Save the Dogs and Other Animals
Ukraine Rescue, Relief & Rebuild
Consortium Partner

Save the Dogs and other Animals

Save the Dogs and other Animals is Romania’s leading animal welfare organization. The organization was founded in 2002 to promote a culture in Romania where people recognize the importance of animal welfare in their communities and where the inhumane killing of stray dogs stops. Save the Dogs and other Animals provides free sterilization and treatment for animals living in the streets and living as free-roaming members of their communities. The organization recently rescued 30 dogs from a war-damaged shelter in Ukraine, provides supplies and other support for refugees crossing from Ukraine to Romania, sends pet food to animal shelters in Ukraine, and provides supplies for refugees at Bucharest airport. When appropriate, dogs and cats are rehomed through an international adoption program. The facilities in Cernavoda, Romania, typically have around 120 dogs, 40 cats, 60 donkeys, and 20 horses.

In its Ukraine response, they’ve sent more than 260 tons of pet food to shelters and volunteers who feed street dogs and cats, and continue to send more as funds to purchase more food is received.  They’ve helped more than 400 refugees’ pets and given away more than 300 pet carriers and hundreds of other pet supplies. They rescued 30 dogs from a Ukrainian shelter damaged by a Russian attack.

Boris, Odesa & Nina
Fleeing from Mykolaiyv – Nina, Boris & Dog Odessa

A family in shock, comprising a grandmother, a mother, and her teenage son, arrived at Romania’s border point at Isaccea, chilled to the bone and accompanied by their dachshund named Odessa.

They had escaped from the besieged city of Mykolaiv. Their home has been razed to the ground. They are safe, but they have nothing left. After arriving at the border with Romania, they were given food and shelter at the relief aid center installed there by the Romanian authorities. The Save the Dogs and other Animals team provided them with a dog coat for Odessa, food, and an animal carrier. It was an emotional moment for the family to witness everyone’s solidarity with their plight and the compassion shown for their pet.

Helena and Kuzma

Many people have chosen to flee with their animals before bomb attacks prevent them from leaving Ukraine. This scenario was the case for Helena, a young girl who came to our relief station to ask us to help her and her dog. Helena was the only person to escape Kherson. Her family is still stranded, now prevented from leaving the city because of the fighting that is taking place.

Helena is traveling solo with her dog Kuzma, the only member of the family still with her. Helena needed a pet carrier to carry on her journey to a safe haven, which we were able to provide along with some food supplies and a dog blanket. It is incredible that for animals like Kuzma, their survival can depend on a simple thing like a pet carrier, which is essential so that they and their owners can continue their onward journey by plane, bus, or train. This accessory is such an everyday item, but it can make all the difference in the world for those who have lost everything.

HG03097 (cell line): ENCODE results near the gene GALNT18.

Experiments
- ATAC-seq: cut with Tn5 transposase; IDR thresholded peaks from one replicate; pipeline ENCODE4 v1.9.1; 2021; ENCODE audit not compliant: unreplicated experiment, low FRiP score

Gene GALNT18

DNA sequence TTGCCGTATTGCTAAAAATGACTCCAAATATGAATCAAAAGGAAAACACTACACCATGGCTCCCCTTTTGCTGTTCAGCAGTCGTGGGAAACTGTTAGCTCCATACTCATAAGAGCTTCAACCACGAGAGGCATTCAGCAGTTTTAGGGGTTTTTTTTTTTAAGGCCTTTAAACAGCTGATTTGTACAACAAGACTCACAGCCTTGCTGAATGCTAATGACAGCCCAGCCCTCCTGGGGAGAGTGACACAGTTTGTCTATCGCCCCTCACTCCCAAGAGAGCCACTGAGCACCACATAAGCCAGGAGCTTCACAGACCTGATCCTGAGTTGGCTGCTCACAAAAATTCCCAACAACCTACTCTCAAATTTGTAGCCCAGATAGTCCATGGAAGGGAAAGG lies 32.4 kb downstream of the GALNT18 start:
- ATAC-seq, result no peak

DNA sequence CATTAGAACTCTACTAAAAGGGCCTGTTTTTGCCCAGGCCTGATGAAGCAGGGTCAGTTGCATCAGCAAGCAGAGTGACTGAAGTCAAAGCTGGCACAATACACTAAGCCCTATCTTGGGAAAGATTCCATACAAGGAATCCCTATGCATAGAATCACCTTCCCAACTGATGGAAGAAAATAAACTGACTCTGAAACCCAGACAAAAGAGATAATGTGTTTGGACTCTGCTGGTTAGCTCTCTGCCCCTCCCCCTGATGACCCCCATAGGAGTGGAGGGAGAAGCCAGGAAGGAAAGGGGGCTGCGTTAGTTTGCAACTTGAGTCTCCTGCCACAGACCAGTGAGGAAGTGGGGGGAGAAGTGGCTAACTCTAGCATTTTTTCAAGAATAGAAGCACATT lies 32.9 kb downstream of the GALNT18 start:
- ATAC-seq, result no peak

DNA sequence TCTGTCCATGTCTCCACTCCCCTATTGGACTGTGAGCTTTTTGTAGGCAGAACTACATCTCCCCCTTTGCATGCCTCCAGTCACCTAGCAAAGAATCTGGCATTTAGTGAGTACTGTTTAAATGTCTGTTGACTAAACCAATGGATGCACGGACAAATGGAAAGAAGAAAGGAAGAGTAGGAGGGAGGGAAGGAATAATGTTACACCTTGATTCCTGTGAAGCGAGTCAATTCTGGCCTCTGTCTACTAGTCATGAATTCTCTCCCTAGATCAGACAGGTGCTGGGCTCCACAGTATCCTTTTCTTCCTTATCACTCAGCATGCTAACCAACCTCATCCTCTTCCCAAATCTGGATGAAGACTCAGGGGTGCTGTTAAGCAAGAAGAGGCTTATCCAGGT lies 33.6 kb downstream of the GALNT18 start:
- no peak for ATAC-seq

Meet Gregg Tully, Country (Romania) Director of Save The Dogs

“Thank you so much for helping animals during this difficult time. I did not find help for the animals to evacuate, so we stayed at shelter. Your help is a salvation for us”

Updates from Save the Dogs

From Gregg Tully, Country Director, Romania:

I’m writing to share an update with you about Save the Dogs’ work for animals affected by the war in Ukraine. We just sent 20 tons of dog and cat food to Odessa. Right now it’s being distributed to animal shelters and volunteers who take care of the countless animals who were abandoned when their people fled Mykolaiv, the Odessa area, and Kharkiv.

We’ve now sent 200 tons of animal food to Ukraine. Additionally, we’re continuing to provide supplies to Ukrainian refugees at the border, as well as at the airport and the main train station in Bucharest.

Sadly, it’s still not enough – people in Ukraine are already asking me for more food, and refugees continue to cross the border every day. Although public interest and donations for Ukraine are waning, we’re determined to continue helping the animal victims of the war as long as needed.

The devastation of war really hit me last week. A driver from Kharkiv had picked up a truckload of food at our shelter a few weeks ago, and when we called to ask if he could make another delivery, we learned he was killed in a Russian attack near Mykolaiv. We never ask anyone to go into dangerous situations, but drivers want to deliver supplies to help their country and earn urgently needed money. (Many people in Ukraine haven’t worked since the war began and rely on drivers and others who are still employed.) Furthermore, almost every day people in Mykolaiv and Kharkiv tell me they’re desperate for food for starving animals. Still, it’s hard to come to terms with.

On the brighter side, one of the best parts of this job is getting photos and videos of street cats and dogs eagerly eating the food we send. I’m inspired by the volunteers’ selflessness, sharing the food with so many others. For example Tatiana in Mykolaiv told me, “Now there is no way to go to the villages that have suffered from Russian aggression due to the fact that they are under constant shelling. We will be happy to bring pet food to people who take care of abandoned animals and animals from destroyed villages, and if possible we will take the next batch directly to the villages.“

Organizational Information

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